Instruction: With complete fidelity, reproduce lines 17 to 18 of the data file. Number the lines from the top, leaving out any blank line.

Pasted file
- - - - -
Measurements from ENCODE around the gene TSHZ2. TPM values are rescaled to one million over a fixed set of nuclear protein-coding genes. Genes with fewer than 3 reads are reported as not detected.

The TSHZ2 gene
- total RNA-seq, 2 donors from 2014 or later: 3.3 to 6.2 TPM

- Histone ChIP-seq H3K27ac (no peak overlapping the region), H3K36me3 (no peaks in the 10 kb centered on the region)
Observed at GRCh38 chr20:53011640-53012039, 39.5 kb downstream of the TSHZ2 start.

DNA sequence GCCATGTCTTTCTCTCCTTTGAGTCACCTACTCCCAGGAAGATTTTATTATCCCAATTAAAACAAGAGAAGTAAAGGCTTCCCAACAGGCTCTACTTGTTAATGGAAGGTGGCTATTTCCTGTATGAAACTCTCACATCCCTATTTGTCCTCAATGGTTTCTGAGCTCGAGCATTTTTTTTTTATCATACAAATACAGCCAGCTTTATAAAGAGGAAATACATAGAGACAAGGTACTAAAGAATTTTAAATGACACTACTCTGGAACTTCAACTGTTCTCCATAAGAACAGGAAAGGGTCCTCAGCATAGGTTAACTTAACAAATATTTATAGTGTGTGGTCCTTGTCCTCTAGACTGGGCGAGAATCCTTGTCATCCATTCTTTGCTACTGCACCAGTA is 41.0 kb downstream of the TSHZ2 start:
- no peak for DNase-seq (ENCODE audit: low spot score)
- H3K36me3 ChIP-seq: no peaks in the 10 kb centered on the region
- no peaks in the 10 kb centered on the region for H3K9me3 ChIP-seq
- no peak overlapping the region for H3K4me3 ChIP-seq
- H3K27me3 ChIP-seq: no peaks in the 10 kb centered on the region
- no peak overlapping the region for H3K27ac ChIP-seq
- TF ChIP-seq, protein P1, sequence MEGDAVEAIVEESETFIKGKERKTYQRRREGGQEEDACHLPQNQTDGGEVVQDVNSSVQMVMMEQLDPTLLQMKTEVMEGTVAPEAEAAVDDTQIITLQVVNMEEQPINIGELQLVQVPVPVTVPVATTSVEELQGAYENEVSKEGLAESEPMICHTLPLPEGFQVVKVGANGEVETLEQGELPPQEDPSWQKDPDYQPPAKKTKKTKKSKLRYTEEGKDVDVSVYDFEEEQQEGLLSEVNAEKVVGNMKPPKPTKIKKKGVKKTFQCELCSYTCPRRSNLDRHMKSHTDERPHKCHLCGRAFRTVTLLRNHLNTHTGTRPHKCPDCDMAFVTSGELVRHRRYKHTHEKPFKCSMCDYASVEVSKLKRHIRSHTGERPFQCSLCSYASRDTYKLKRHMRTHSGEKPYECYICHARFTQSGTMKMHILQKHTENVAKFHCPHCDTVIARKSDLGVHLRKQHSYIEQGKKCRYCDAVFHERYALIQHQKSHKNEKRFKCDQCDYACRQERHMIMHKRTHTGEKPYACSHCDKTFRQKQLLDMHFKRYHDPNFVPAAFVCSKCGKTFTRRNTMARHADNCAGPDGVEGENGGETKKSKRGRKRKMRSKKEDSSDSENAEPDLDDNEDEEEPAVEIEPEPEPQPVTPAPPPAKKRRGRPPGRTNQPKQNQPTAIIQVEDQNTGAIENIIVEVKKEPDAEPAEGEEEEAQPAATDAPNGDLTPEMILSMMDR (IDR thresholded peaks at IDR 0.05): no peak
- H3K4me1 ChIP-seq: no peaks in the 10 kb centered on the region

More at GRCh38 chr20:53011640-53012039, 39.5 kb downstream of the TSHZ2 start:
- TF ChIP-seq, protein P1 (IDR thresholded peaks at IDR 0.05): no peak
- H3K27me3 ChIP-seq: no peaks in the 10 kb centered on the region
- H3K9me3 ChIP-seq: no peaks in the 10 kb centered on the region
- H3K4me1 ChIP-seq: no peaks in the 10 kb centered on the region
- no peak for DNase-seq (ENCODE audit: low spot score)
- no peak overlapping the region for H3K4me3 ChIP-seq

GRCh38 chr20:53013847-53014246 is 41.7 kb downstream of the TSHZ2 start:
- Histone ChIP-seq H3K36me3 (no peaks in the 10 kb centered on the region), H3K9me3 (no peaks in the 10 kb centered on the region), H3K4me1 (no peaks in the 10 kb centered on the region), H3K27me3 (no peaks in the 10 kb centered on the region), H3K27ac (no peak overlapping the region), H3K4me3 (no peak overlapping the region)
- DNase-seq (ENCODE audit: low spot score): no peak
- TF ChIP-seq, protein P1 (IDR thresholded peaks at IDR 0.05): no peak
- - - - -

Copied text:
- H3K27me3 ChIP-seq: no peaks in the 10 kb centered on the region
- H3K9me3 ChIP-seq: no peaks in the 10 kb centered on the region